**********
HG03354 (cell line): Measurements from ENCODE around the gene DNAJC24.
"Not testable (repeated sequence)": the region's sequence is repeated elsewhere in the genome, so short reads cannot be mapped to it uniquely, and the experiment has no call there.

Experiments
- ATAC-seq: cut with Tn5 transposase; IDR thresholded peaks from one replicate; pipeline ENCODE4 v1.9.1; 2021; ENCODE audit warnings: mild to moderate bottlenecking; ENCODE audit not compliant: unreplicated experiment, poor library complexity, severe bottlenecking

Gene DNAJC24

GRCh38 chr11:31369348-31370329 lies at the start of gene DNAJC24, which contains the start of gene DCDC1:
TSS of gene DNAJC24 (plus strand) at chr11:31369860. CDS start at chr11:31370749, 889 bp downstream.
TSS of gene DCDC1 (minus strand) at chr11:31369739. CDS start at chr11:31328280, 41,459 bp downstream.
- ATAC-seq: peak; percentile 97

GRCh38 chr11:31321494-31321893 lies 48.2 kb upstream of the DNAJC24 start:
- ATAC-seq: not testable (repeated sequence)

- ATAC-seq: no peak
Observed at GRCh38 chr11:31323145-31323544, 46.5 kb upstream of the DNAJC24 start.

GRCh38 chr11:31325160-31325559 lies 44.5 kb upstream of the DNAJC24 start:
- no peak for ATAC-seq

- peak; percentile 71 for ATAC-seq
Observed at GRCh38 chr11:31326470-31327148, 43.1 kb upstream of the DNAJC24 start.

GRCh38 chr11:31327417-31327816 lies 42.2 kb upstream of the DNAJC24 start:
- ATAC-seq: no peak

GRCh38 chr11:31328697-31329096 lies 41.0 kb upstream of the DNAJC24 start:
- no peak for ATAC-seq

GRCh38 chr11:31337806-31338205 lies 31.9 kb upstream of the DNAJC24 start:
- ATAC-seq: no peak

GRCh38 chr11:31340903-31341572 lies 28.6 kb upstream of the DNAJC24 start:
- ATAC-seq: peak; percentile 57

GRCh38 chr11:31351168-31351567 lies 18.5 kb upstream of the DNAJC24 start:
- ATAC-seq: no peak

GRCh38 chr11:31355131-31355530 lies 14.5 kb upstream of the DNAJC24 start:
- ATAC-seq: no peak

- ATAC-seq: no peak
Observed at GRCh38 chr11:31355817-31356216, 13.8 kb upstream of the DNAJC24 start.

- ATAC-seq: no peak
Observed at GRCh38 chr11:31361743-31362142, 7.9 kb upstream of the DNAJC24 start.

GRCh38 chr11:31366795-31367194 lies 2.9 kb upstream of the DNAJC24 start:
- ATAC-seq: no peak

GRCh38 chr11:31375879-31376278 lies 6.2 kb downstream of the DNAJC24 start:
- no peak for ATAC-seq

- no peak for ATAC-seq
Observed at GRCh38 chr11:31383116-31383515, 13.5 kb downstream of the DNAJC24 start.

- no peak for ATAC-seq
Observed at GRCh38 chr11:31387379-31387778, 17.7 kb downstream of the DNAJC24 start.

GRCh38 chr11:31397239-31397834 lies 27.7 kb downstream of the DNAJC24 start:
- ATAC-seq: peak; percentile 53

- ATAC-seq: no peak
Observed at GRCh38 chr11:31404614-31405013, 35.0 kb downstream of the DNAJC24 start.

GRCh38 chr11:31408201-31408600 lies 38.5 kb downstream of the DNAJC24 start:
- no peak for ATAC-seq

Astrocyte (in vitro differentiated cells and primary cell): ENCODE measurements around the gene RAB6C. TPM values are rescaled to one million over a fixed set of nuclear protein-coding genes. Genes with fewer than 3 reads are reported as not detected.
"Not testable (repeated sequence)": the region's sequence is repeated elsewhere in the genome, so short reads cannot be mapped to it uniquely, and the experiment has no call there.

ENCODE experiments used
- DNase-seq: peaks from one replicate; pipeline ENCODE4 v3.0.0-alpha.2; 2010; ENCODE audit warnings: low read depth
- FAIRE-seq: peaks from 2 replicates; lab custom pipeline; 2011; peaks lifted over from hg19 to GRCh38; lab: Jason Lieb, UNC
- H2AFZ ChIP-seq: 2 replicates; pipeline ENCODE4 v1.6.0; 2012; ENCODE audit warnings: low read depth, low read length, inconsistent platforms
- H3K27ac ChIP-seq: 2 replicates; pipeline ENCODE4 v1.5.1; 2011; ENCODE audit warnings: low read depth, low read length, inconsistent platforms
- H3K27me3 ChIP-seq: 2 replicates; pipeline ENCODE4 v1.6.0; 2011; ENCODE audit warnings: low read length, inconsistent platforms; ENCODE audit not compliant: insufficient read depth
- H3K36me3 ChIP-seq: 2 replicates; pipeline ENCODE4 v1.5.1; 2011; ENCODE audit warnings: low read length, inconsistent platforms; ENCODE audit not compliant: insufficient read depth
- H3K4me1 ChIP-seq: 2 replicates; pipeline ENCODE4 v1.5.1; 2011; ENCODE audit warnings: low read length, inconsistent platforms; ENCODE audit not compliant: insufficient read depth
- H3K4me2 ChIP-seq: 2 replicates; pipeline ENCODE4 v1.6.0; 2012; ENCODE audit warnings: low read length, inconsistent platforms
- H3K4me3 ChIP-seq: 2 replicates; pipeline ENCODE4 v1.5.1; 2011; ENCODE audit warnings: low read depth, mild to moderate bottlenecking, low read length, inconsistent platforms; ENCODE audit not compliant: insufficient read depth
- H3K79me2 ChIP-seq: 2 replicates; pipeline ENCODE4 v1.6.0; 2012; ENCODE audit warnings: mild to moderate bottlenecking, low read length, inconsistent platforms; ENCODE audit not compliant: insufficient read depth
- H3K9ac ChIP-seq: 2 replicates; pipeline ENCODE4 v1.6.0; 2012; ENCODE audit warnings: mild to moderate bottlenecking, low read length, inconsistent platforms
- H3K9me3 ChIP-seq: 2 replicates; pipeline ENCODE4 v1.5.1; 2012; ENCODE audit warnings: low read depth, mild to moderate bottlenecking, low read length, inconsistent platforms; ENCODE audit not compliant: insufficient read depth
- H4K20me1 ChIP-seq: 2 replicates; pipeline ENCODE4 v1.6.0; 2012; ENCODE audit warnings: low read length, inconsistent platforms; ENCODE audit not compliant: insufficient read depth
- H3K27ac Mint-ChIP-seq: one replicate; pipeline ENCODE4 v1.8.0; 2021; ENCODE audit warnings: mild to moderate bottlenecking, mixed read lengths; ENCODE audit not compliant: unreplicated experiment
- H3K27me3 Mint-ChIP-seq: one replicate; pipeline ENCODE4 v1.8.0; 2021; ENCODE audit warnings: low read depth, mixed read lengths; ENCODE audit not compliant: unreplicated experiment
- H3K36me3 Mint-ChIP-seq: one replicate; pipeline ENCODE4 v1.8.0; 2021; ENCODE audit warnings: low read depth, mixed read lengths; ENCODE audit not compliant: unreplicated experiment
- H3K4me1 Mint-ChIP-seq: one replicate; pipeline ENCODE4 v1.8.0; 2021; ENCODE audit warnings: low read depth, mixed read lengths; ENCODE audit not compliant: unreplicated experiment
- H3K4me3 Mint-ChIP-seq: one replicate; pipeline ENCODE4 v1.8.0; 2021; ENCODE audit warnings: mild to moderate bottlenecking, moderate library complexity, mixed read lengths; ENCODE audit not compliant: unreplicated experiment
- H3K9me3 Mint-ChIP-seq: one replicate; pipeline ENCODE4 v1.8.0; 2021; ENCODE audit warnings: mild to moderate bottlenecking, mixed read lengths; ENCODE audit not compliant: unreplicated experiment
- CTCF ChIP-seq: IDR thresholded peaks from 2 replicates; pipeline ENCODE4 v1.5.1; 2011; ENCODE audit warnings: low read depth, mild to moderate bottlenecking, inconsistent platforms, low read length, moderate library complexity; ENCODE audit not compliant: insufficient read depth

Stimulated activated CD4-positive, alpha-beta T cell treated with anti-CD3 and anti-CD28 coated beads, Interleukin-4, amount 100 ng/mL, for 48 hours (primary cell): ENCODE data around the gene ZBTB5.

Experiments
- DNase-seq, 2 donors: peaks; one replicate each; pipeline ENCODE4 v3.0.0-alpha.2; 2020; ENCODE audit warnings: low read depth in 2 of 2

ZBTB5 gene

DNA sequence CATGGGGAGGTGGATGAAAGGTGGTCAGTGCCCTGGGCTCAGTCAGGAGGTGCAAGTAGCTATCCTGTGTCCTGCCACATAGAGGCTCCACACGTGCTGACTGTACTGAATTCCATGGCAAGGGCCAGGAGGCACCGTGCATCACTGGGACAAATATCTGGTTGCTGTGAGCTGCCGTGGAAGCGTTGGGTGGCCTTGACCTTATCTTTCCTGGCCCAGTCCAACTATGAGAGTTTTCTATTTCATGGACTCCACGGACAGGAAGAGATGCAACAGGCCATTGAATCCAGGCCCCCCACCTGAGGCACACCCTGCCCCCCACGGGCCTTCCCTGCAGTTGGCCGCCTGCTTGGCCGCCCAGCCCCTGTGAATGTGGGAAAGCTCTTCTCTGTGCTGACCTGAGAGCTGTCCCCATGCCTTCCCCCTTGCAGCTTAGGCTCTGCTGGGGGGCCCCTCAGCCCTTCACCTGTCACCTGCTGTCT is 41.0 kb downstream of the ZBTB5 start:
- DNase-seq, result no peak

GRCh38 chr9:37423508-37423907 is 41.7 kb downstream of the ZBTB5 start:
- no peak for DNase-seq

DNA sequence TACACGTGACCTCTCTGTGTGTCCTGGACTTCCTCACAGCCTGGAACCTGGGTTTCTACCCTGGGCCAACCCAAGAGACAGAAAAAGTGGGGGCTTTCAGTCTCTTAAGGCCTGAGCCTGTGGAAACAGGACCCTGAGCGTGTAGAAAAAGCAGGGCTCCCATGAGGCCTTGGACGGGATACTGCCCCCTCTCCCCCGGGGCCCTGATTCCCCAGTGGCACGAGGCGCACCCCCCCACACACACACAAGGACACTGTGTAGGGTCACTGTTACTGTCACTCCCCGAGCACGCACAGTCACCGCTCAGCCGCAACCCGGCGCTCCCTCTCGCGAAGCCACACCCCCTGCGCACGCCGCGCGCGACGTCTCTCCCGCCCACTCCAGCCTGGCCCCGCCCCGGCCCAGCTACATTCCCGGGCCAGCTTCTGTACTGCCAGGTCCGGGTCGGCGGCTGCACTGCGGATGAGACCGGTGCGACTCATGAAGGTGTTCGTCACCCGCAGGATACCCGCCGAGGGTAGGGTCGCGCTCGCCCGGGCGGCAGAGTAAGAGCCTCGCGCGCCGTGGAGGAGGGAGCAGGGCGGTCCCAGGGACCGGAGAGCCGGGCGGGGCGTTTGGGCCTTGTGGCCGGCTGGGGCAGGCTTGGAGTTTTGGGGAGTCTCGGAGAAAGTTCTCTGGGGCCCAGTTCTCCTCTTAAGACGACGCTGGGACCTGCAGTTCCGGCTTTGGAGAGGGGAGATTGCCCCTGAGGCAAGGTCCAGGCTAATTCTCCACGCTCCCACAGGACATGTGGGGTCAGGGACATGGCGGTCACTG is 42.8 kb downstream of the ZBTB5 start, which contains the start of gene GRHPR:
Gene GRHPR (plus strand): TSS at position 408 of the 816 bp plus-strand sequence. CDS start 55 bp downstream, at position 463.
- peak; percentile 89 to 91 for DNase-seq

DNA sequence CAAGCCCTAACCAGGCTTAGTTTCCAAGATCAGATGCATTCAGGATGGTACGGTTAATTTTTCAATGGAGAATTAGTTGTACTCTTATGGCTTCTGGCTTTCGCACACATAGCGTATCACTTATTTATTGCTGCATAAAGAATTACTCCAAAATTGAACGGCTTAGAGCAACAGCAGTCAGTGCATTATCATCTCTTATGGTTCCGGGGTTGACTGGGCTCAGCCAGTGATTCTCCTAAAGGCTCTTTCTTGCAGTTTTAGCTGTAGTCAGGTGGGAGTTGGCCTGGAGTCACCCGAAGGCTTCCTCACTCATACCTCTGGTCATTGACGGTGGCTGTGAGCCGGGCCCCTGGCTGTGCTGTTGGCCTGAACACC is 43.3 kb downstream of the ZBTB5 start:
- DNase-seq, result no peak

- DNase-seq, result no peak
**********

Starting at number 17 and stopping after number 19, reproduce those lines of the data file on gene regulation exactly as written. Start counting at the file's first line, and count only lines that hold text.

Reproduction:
Observed at GRCh38 chr11:31326470-31327148, 43.1 kb upstream of the DNAJC24 start.

GRCh38 chr11:31327417-31327816 lies 42.2 kb upstream of the DNAJC24 start:
- ATAC-seq: no peak